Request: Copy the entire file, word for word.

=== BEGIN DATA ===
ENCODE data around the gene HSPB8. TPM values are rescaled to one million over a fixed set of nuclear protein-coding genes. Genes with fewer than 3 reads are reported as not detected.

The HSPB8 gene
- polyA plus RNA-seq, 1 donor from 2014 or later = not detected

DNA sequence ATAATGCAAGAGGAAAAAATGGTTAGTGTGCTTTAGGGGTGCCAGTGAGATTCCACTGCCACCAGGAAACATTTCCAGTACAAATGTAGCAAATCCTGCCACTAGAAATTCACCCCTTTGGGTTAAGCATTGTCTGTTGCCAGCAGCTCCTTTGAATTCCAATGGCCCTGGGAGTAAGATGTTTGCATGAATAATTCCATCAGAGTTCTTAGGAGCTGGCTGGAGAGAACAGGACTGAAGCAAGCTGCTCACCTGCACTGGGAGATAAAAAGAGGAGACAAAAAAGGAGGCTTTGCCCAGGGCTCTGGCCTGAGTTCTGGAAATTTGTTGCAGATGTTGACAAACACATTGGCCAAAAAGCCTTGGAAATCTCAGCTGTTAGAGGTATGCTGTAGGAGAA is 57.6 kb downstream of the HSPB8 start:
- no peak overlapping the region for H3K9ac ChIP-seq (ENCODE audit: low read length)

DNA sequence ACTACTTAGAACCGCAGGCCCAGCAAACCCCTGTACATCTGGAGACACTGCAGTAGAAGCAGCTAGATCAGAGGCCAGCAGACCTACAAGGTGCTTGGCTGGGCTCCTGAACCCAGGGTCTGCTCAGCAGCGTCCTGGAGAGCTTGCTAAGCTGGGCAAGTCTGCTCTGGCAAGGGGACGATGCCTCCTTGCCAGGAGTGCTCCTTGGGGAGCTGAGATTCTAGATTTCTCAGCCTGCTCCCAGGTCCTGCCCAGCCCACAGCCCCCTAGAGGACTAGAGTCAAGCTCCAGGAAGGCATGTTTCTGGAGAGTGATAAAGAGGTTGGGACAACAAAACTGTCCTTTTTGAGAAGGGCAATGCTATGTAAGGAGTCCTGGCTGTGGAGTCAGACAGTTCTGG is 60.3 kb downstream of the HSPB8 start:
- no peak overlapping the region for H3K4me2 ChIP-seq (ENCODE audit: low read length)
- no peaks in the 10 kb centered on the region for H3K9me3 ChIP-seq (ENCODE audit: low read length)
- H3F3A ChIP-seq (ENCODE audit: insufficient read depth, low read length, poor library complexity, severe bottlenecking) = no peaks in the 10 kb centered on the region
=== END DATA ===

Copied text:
ENCODE data around the gene HSPB8. TPM values are rescaled to one million over a fixed set of nuclear protein-coding genes. Genes with fewer than 3 reads are reported as not detected.

The HSPB8 gene
- polyA plus RNA-seq, 1 donor from 2014 or later = not detected

DNA sequence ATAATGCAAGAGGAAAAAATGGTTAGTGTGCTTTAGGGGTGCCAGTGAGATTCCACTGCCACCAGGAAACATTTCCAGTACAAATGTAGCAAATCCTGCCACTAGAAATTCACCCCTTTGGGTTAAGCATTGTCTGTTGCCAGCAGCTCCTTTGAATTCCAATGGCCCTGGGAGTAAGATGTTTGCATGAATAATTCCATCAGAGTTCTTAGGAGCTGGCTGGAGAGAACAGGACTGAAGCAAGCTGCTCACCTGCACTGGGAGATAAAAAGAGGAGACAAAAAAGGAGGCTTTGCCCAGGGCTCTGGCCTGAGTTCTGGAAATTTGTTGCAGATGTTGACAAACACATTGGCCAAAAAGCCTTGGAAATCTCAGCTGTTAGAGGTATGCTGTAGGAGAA is 57.6 kb downstream of the HSPB8 start:
- no peak overlapping the region for H3K9ac ChIP-seq (ENCODE audit: low read length)

DNA sequence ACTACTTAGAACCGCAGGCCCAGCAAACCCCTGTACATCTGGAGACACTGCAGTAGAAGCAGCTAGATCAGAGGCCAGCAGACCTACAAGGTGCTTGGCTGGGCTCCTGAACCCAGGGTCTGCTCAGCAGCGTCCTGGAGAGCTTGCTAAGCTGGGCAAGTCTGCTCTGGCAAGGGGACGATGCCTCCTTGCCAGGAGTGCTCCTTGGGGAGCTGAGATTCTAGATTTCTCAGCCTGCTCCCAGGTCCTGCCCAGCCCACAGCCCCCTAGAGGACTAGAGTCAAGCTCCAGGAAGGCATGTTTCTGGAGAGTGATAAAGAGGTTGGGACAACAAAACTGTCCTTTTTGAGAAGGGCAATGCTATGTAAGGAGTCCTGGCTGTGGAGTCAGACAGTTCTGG is 60.3 kb downstream of the HSPB8 start:
- no peak overlapping the region for H3K4me2 ChIP-seq (ENCODE audit: low read length)
- no peaks in the 10 kb centered on the region for H3K9me3 ChIP-seq (ENCODE audit: low read length)
- H3F3A ChIP-seq (ENCODE audit: insufficient read depth, low read length, poor library complexity, severe bottlenecking) = no peaks in the 10 kb centered on the region